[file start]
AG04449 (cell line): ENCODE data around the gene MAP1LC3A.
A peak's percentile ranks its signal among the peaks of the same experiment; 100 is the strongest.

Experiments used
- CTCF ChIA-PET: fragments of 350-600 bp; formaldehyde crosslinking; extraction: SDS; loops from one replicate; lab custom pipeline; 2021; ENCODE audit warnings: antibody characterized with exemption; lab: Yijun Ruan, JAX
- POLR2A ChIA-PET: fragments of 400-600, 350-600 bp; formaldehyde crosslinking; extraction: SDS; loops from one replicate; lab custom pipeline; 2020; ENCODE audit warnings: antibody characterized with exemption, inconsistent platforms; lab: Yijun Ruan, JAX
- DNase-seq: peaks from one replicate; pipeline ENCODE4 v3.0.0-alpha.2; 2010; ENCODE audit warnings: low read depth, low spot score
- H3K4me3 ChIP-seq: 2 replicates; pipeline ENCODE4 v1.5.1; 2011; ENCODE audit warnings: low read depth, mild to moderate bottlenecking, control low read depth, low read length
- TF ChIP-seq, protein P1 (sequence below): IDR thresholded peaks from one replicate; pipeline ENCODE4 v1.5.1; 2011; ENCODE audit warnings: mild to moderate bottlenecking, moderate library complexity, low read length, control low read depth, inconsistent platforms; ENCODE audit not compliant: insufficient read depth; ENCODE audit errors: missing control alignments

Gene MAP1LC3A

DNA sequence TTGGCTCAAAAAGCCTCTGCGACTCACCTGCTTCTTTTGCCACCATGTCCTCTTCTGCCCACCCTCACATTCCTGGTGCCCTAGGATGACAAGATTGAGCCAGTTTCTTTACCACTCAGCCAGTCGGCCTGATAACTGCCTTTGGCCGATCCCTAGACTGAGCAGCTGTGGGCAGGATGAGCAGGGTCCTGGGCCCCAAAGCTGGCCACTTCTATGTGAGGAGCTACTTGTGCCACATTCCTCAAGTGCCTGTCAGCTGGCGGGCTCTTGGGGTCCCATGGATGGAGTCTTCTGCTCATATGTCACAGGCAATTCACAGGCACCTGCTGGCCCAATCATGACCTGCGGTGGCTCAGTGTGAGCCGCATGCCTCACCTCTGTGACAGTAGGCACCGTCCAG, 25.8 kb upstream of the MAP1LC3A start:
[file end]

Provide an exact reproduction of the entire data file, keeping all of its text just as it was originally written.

AG04449 (cell line): ENCODE data around the gene MAP1LC3A.
A peak's percentile ranks its signal among the peaks of the same experiment; 100 is the strongest.

Experiments used
- CTCF ChIA-PET: fragments of 350-600 bp; formaldehyde crosslinking; extraction: SDS; loops from one replicate; lab custom pipeline; 2021; ENCODE audit warnings: antibody characterized with exemption; lab: Yijun Ruan, JAX
- POLR2A ChIA-PET: fragments of 400-600, 350-600 bp; formaldehyde crosslinking; extraction: SDS; loops from one replicate; lab custom pipeline; 2020; ENCODE audit warnings: antibody characterized with exemption, inconsistent platforms; lab: Yijun Ruan, JAX
- DNase-seq: peaks from one replicate; pipeline ENCODE4 v3.0.0-alpha.2; 2010; ENCODE audit warnings: low read depth, low spot score
- H3K4me3 ChIP-seq: 2 replicates; pipeline ENCODE4 v1.5.1; 2011; ENCODE audit warnings: low read depth, mild to moderate bottlenecking, control low read depth, low read length
- TF ChIP-seq, protein P1 (sequence below): IDR thresholded peaks from one replicate; pipeline ENCODE4 v1.5.1; 2011; ENCODE audit warnings: mild to moderate bottlenecking, moderate library complexity, low read length, control low read depth, inconsistent platforms; ENCODE audit not compliant: insufficient read depth; ENCODE audit errors: missing control alignments

Gene MAP1LC3A

DNA sequence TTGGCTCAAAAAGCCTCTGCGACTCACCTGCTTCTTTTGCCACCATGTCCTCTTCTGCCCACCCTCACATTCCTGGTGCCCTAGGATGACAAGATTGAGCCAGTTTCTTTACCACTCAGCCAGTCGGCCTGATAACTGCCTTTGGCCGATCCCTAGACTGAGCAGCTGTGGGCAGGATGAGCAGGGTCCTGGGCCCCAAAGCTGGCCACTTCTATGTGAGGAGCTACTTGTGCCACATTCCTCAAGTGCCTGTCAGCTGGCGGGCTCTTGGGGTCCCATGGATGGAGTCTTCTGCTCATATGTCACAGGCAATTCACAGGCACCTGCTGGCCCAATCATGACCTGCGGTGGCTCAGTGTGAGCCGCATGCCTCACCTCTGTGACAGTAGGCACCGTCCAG, 25.8 kb upstream of the MAP1LC3A start: